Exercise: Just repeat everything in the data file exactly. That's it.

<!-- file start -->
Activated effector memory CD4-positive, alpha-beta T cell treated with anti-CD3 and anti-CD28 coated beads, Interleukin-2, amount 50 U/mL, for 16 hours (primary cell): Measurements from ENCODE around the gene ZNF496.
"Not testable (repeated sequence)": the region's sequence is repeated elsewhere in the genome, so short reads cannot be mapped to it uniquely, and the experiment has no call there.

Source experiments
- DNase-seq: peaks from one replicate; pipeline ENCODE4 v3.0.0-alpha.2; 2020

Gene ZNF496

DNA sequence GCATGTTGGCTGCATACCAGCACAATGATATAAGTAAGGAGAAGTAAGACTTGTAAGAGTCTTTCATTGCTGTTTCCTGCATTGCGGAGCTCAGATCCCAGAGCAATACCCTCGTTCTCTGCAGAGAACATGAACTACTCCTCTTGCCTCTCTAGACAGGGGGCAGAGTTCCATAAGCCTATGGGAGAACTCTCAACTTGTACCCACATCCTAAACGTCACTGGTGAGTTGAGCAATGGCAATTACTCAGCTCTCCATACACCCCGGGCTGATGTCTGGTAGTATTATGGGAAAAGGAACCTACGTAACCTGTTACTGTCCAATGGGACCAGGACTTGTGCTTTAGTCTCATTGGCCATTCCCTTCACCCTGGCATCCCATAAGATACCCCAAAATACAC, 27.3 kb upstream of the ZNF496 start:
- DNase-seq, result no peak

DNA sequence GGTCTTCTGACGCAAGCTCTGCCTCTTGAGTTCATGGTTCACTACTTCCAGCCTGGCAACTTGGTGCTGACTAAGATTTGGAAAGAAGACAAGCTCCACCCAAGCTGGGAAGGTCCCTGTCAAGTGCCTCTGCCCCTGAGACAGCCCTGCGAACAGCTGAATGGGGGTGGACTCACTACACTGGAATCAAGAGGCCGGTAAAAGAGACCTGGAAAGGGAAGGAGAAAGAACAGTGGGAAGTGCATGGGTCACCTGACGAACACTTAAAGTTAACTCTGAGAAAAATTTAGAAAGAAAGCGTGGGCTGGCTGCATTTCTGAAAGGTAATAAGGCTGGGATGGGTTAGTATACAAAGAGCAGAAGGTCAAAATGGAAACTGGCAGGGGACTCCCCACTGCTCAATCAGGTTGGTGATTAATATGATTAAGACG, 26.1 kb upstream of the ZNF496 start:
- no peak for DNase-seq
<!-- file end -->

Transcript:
Activated effector memory CD4-positive, alpha-beta T cell treated with anti-CD3 and anti-CD28 coated beads, Interleukin-2, amount 50 U/mL, for 16 hours (primary cell): Measurements from ENCODE around the gene ZNF496.
"Not testable (repeated sequence)": the region's sequence is repeated elsewhere in the genome, so short reads cannot be mapped to it uniquely, and the experiment has no call there.

Source experiments
- DNase-seq: peaks from one replicate; pipeline ENCODE4 v3.0.0-alpha.2; 2020

Gene ZNF496

DNA sequence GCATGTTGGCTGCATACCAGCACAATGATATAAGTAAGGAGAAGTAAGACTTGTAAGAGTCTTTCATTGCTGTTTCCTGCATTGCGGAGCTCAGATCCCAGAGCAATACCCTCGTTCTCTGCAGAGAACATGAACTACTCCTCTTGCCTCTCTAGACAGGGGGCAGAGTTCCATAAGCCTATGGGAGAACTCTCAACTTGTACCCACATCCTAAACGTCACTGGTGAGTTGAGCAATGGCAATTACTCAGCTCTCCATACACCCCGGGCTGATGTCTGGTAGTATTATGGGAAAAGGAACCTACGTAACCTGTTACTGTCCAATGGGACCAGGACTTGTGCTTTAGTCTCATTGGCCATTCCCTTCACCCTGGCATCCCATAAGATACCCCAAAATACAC, 27.3 kb upstream of the ZNF496 start:
- DNase-seq, result no peak

DNA sequence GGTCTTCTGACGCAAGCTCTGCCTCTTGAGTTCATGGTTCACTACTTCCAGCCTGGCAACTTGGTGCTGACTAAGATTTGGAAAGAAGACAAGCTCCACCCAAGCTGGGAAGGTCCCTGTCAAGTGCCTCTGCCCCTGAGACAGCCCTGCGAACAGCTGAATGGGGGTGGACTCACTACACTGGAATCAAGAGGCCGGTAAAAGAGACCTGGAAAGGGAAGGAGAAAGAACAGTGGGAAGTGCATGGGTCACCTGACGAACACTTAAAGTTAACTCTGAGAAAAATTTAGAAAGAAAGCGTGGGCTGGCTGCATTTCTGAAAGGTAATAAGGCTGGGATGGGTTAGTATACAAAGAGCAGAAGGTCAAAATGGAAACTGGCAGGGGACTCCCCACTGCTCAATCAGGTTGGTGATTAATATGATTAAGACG, 26.1 kb upstream of the ZNF496 start:
- no peak for DNase-seq